It is critically endangered and the small wild population has only been maintained by the release of captive-bred birds. However, signs from the reintroduced colony on Nusa Penida and in West Bali National Park are hopeful, with reports of both populations breeding and increasing. The success of these programs is critical to the future, but numbers are still so small that spotting one is still extremely tough.

For those constrained by time, Bali Bird Park offers the best opportunity to see these and many other rare indigenous birds. There are several small aviaries with pairs of starlings, but the show piece is a vast walk through Bali Birds section where many indigenous birds live and breed in a fairly natural open jungle setting, including at least a dozen starlings.

The park offers a good range of birds from all over the world, but surely the Bali Starling steals the show and their breeding program is one of the most important conservation efforts on the planet.

The Olive Backed Sunbird: Commonly seen all through urban and rural Bali, this beautiful little bird was originally a mangrove dweller but has adapted well to humans, and is now common even in fairly densely populated areas wherever nectar and small insects can be found.The Olive Backed Sunbird: Commonly seen all through urban and rural Bali, this beautiful little bird was originally a mangrove dweller but has adapted well to humans, and is now common even in fairly densely populated areas wherever nectar and small insects can be found.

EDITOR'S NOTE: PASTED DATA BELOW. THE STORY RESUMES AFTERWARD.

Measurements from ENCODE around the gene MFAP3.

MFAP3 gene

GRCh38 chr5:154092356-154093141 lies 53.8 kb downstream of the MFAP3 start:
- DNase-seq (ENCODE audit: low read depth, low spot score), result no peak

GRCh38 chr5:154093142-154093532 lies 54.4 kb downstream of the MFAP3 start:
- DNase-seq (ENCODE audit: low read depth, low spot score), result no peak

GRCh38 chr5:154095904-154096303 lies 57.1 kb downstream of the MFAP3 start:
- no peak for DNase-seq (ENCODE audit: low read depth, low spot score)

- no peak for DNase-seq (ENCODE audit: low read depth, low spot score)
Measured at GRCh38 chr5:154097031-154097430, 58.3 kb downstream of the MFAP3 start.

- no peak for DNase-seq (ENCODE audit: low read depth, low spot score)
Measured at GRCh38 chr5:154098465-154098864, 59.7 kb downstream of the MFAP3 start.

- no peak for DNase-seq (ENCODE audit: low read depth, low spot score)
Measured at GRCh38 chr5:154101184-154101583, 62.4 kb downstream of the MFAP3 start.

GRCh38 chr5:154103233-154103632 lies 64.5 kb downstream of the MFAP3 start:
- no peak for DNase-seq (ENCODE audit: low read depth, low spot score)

A lesser adjutant hunting: Once widespread, this odd looking large stork with its distinctive bone head and bald neck is today listed as vulnerable mainly as the result of hunting pressure and habitat loss.A lesser adjutant hunting: Once widespread, this odd looking large stork with its distinctive bone head and bald neck is today listed as vulnerable mainly as the result of hunting pressure and habitat loss.

Nervous or impressed?: This subspecies of the very large and aggressive Crested Serpent Eagle is unique to the island of Borneo, where its main food is ground and tree snakes. Its call is loud and very piercing, seen here at the Bali Bird Park prior to the raptor display.Nervous or impressed?: This subspecies of the very large and aggressive Crested Serpent Eagle is unique to the island of Borneo, where its main food is ground and tree snakes. Its call is loud and very piercing, seen here at the Bali Bird Park prior to the raptor display.

The adaptable Javan Pond Heron: Although the population is relatively small, this gorgeous little heron is widespread and has learned to take advantage of human encroachment. A regular at hotels or golf courses or where water is present, such as rice fields. Seen here at the Grand Hyatt in Nusa Dua checking out the ornamental ponds.The adaptable Javan Pond Heron: Although the population is relatively small, this gorgeous little heron is widespread and has learned to take advantage of human encroachment. A regular at hotels or golf courses or where water is present, such as rice fields. Seen here at the Grand Hyatt in Nusa Dua checking out the ornamental ponds.
photos by Chris O’Connor